03 Jul 2018
Joining the GBCA RAP Committee was a case of opening my eyes up to some of the issues Indigenous Australians face in the community. I wanted to learn more about why reconciliation is important to our organisation if we are to continue demonstrating leadership in sustainability.
I had very minimal experience with Indigenous Australians. I had some knowledge through history lessons at school and university, but I think connecting with people on a human level is where you can truly understand our similarities and celebrate our differences.
To learn how Indigenous Australians, their culture and heritage can be considered at the heart sustainable placemaking.
Aside from the launch of the GBCA RAP earlier this year, there have been many highlights, such as organising our Indigenous Dance Class with Culture Unlock and tasting Aboriginal delicacies afterwards at our bush tucker barbeque.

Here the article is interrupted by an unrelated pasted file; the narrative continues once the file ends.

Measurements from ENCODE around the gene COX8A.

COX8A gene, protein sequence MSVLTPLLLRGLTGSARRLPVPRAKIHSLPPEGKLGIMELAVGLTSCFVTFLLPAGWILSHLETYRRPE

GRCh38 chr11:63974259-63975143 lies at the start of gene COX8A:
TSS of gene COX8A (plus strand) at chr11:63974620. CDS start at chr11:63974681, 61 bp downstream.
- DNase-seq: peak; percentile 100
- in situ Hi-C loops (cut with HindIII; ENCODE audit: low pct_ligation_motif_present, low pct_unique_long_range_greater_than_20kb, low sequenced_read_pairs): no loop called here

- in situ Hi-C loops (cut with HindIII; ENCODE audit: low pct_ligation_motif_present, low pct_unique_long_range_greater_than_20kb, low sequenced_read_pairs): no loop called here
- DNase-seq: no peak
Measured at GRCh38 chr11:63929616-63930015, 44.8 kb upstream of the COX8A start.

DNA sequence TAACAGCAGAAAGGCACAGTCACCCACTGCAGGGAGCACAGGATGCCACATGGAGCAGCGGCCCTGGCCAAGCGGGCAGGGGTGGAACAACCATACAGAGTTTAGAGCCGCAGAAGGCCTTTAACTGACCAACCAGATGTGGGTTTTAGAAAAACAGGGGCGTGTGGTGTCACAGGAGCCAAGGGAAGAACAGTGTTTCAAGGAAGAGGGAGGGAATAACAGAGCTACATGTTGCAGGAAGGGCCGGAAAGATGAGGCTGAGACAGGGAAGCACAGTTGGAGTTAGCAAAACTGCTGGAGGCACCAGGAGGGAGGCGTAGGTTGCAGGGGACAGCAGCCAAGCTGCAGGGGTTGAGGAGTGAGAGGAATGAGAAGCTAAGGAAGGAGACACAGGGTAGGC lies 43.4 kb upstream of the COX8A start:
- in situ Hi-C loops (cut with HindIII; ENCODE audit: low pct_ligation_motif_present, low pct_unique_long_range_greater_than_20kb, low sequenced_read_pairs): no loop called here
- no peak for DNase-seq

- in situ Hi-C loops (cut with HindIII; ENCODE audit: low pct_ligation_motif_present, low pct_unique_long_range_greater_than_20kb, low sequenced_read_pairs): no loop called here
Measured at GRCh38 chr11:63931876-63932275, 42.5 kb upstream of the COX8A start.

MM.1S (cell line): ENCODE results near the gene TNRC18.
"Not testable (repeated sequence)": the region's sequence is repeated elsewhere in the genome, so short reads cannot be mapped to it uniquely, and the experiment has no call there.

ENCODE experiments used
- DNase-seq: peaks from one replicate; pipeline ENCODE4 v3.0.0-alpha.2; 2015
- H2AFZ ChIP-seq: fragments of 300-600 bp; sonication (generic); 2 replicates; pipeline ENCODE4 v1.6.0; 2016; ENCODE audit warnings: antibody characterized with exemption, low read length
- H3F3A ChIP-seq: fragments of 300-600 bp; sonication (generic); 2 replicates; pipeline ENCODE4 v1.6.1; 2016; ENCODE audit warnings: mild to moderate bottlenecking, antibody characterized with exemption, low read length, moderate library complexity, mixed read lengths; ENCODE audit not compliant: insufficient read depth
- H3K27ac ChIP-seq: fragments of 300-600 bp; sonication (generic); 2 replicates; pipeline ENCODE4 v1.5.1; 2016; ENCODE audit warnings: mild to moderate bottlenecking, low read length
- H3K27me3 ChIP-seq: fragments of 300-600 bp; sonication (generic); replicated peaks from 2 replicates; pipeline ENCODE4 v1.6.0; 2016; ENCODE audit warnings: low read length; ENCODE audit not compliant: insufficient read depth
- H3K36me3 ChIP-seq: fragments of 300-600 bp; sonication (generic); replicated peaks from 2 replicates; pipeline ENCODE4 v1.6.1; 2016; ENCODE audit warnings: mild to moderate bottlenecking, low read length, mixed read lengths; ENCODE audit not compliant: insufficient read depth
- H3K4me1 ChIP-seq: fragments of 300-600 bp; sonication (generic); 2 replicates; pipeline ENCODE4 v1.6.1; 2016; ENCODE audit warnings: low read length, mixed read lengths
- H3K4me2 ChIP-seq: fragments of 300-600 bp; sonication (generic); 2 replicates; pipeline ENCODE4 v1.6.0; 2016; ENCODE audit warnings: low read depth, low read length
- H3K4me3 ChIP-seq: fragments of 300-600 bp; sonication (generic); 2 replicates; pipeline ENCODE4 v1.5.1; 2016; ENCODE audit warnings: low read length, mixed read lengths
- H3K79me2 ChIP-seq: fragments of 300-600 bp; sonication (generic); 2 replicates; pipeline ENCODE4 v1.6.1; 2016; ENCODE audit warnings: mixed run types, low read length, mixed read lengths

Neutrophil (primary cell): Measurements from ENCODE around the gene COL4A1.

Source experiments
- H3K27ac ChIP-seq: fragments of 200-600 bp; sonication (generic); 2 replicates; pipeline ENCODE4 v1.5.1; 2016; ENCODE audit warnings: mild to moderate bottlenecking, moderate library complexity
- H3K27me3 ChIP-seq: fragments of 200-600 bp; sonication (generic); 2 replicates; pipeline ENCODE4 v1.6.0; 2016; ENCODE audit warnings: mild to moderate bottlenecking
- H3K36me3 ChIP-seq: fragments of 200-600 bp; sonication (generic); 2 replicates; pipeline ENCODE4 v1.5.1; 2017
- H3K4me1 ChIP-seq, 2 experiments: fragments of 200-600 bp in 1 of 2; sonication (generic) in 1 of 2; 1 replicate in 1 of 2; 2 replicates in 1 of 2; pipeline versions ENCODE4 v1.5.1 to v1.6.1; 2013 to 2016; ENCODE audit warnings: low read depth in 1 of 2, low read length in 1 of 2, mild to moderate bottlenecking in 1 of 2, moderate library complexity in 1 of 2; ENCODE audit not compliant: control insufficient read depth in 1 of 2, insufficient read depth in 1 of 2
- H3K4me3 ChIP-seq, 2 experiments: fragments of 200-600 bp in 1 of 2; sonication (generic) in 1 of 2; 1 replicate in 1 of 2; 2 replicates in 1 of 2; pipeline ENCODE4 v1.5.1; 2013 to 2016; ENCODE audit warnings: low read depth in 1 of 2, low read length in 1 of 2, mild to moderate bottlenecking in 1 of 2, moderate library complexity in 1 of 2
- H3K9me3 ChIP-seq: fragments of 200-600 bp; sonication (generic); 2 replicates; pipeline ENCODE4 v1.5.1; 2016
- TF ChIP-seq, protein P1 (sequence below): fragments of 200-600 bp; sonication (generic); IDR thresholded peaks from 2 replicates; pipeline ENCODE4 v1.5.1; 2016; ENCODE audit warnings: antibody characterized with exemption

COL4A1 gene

The GBCA staff have embraced our reconciliation journey by supporting the Committee and launch of our RAP document, as well as also being enthusiastic about taking part in activities like the site tour of Barangaroo, where we learnt about the history of the powerful Cammeraygal woman it’s named after.
Reconciliation and Indigenous engagement can provide positive impacts on the sustainable built environment, because we have a lot to learn from the sustainable practices of First Australians. The knowledge that has been passed through the generations around how to care for the natural environment is invaluable and we should honour this as an industry.